$ gradle -q help --task libs Detailed task information for libs Paths :api:libs :webapp:libs Type Task (org.gradle.api.Task) Description Builds the JAR Group build
This information includes the full task path, the task type, possible command line options and the description of the given task.
Build scans give a full, visual report of what dependencies exist on which configurations, transitive dependencies, and dependency version selection.
$ gradle myTask --scan
This will give you a link to a web-based report, where you can find dependency information like this.
Learn more in Inspecting Dependencies.
gradle dependencies gives you a list of the dependencies of the selected project, broken down by configuration. For each configuration, the direct and transitive dependencies of that configuration are shown in a tree. Below is an example of this report:
$ gradle dependencies
Concrete examples of build scripts and output available in the Inspecting Dependencies.
gradle buildEnvironment visualises the buildscript dependencies of the selected project, similarly to how
gradle dependencies visualizes the dependencies of the software being built.
$ gradle buildEnvironment
gradle dependencyInsight gives you an insight into a particular dependency (or dependencies) that match specified input.
$ gradle dependencyInsight
Since a dependency report can get large, it can be useful to restrict the report to a particular configuration. This is achieved with the optional
gradle properties gives you a list of the properties of the selected project.
$ gradle -q api:properties ------------------------------------------------------------ Project :api - The shared API for the application ------------------------------------------------------------ allprojects: [project ':api'] ant: org.gradle.api.internal.project.DefaultAntBuilder@12345 antBuilderFactory: org.gradle.api.internal.project.DefaultAntBuilderFactory@12345 artifacts: org.gradle.api.internal.artifacts.dsl.DefaultArtifactHandler_Decorated@12345 asDynamicObject: DynamicObject for project ':api' baseClassLoaderScope: org.gradle.api.internal.initialization.DefaultClassLoaderScope@12345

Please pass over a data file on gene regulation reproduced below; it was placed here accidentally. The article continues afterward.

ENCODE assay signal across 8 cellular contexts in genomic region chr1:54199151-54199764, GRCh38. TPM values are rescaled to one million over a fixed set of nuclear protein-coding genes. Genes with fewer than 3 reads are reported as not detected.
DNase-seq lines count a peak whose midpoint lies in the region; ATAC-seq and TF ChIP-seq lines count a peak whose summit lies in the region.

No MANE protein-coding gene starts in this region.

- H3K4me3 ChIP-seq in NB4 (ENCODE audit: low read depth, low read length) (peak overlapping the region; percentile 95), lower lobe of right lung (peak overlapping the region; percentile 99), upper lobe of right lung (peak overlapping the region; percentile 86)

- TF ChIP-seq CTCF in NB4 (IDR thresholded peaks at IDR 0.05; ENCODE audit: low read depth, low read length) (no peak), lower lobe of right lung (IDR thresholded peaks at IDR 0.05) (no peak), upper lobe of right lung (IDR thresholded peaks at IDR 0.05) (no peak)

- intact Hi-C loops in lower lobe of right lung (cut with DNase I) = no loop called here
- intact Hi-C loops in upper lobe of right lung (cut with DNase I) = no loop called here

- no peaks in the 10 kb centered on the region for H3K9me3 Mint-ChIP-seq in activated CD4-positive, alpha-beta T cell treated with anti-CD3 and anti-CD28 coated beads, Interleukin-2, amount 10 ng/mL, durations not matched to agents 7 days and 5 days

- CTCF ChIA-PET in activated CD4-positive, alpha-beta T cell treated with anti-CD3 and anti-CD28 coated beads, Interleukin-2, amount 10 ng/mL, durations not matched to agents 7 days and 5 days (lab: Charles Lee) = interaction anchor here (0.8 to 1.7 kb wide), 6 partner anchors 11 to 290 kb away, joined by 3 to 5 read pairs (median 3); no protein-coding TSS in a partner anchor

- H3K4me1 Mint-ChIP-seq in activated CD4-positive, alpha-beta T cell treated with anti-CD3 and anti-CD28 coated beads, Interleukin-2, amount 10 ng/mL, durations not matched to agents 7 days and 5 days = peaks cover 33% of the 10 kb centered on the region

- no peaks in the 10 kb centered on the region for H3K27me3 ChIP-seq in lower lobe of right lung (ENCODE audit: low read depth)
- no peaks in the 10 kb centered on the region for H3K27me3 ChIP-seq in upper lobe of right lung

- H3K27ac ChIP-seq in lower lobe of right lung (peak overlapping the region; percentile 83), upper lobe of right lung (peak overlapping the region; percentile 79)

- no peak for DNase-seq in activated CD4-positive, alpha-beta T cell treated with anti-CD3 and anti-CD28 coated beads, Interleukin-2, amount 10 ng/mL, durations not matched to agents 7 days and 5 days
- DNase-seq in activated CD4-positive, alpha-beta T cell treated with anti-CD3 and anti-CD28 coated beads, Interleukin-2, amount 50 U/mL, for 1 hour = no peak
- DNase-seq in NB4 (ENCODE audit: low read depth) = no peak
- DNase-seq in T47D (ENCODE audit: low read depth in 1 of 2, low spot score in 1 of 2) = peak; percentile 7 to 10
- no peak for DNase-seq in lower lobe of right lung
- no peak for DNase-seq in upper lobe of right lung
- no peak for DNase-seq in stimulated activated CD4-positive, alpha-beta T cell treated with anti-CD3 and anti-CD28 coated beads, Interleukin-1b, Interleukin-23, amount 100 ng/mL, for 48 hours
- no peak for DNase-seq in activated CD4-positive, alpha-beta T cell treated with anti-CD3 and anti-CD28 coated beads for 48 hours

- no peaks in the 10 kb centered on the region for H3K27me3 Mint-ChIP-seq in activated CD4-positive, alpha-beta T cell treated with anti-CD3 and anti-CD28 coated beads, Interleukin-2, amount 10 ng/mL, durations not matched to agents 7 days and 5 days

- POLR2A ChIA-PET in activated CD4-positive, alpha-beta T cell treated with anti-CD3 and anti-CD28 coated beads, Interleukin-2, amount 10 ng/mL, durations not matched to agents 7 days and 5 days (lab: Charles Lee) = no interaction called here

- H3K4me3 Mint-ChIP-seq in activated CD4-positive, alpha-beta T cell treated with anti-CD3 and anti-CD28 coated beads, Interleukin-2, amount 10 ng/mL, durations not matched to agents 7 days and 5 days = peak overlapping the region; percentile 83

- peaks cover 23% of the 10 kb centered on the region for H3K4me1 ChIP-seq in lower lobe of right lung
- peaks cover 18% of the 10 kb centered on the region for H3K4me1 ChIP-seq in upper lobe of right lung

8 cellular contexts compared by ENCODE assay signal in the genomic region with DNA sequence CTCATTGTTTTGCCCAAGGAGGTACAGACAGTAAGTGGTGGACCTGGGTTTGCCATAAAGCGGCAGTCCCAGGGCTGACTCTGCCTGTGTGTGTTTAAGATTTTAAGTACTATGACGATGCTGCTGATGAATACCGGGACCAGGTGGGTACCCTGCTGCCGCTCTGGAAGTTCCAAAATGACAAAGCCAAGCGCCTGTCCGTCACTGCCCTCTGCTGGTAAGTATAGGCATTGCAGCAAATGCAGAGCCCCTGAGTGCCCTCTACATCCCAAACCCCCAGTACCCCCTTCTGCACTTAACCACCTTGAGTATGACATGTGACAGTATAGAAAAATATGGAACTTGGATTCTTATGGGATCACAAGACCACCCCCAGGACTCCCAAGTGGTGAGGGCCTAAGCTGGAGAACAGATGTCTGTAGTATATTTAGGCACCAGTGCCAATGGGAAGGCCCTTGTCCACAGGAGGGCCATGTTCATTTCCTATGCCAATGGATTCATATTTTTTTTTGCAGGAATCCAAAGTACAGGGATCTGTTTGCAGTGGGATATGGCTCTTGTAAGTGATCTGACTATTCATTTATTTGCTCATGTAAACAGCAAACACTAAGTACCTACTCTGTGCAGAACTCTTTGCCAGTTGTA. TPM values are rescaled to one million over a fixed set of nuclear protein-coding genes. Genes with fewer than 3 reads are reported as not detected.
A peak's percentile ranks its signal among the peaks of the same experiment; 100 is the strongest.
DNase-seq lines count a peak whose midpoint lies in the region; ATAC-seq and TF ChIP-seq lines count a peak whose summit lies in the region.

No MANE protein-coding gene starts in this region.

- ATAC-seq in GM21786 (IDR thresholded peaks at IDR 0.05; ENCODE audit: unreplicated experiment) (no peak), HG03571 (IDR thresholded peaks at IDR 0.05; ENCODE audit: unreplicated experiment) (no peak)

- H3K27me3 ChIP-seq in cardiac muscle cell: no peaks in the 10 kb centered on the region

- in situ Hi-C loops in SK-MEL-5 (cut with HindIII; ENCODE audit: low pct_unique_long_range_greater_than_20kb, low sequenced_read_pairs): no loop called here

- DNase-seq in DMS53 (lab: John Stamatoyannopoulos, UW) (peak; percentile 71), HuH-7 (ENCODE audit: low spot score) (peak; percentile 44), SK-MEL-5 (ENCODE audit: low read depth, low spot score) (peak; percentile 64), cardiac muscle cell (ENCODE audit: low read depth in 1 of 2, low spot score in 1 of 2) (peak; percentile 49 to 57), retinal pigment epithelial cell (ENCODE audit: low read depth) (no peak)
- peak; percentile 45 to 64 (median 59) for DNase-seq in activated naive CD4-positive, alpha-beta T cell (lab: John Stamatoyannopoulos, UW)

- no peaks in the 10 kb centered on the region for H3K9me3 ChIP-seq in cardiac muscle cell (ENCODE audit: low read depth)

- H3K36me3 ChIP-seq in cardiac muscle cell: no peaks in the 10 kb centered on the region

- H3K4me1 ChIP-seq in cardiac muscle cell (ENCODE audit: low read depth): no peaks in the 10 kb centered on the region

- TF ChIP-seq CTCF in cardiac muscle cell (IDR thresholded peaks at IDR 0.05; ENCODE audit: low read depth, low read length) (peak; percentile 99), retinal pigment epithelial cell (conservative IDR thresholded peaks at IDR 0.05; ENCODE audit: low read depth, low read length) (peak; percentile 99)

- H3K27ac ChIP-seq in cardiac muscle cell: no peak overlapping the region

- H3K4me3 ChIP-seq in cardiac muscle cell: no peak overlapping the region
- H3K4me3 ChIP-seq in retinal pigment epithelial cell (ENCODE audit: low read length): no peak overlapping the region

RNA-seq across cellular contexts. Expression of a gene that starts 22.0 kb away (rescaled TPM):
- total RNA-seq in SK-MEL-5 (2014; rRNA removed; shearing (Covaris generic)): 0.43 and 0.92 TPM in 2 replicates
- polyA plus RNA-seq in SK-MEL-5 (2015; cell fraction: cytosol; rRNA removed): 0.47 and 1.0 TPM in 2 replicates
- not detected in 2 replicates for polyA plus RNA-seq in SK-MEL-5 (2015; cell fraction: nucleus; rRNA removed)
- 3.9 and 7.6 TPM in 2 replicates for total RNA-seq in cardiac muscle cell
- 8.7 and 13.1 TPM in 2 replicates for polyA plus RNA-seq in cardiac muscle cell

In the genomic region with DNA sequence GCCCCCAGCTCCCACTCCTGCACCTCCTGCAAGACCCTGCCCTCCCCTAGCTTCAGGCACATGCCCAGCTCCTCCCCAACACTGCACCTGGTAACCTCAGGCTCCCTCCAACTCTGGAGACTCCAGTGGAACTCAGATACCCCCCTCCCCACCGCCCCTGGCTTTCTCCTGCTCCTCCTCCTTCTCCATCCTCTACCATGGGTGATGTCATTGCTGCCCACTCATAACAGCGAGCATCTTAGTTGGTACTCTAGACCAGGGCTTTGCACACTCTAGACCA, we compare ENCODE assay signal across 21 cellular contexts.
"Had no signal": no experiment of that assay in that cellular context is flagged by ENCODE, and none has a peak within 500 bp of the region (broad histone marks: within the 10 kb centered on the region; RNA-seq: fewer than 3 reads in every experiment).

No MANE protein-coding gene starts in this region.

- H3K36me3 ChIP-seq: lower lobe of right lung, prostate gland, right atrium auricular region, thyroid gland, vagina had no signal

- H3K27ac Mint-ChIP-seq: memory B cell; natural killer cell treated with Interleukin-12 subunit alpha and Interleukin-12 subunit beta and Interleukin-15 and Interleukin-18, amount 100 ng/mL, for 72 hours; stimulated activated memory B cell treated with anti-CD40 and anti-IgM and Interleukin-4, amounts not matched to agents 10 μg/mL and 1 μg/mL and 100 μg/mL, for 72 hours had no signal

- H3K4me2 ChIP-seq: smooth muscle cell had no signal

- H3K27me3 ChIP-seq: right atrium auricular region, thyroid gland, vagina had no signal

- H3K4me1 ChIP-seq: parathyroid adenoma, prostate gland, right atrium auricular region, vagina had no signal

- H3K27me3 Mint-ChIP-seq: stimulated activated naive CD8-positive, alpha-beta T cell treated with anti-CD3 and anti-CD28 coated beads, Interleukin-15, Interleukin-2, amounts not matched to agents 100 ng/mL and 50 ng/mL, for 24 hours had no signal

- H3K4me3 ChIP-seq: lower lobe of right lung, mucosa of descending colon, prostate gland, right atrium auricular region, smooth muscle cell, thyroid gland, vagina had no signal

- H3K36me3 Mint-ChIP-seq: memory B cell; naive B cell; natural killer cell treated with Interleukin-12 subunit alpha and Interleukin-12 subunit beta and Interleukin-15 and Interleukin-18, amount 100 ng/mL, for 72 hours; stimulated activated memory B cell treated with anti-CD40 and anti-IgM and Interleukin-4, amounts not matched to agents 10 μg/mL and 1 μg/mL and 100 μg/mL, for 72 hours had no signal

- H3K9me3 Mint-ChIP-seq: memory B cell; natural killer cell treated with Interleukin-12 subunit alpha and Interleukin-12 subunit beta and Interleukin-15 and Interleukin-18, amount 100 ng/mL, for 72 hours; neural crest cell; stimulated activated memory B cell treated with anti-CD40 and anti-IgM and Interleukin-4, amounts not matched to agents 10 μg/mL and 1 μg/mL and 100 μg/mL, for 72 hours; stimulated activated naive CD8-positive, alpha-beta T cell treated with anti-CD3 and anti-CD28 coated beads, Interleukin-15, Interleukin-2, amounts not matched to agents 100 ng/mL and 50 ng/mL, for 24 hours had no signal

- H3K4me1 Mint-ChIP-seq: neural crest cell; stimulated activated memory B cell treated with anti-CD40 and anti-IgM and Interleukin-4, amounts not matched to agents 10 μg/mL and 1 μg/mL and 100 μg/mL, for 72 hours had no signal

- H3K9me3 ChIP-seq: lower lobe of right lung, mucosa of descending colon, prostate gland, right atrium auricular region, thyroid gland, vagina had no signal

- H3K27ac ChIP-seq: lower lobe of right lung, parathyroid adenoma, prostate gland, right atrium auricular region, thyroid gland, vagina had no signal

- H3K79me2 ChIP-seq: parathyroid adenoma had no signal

Gradle provides bash and zsh tab completion support for tasks, options, and Gradle properties through gradle-completion, installed separately.
Shows a help message with all available CLI options.
Prints Gradle, Groovy, Ant, JVM, and operating system version information.
Print out the full (very verbose) stacktrace for any exceptions. See also logging options.
Print out the stacktrace also for user exceptions (e.g. compile error). See also logging options.
Create a build scan with fine-grained information about all aspects of your Gradle build.
Debug Gradle client (non-Daemon) process. Gradle will wait for you to attach a debugger at
Debug Gradle Daemon process.
Try these options when optimizing build performance. Learn more about improving performance of Gradle builds here.
Many of these options can be specified in
gradle.properties so command-line flags are not necessary. See the configuring build environment guide.
Toggles the Gradle build cache. Gradle will try to reuse outputs from previous builds. Default is off.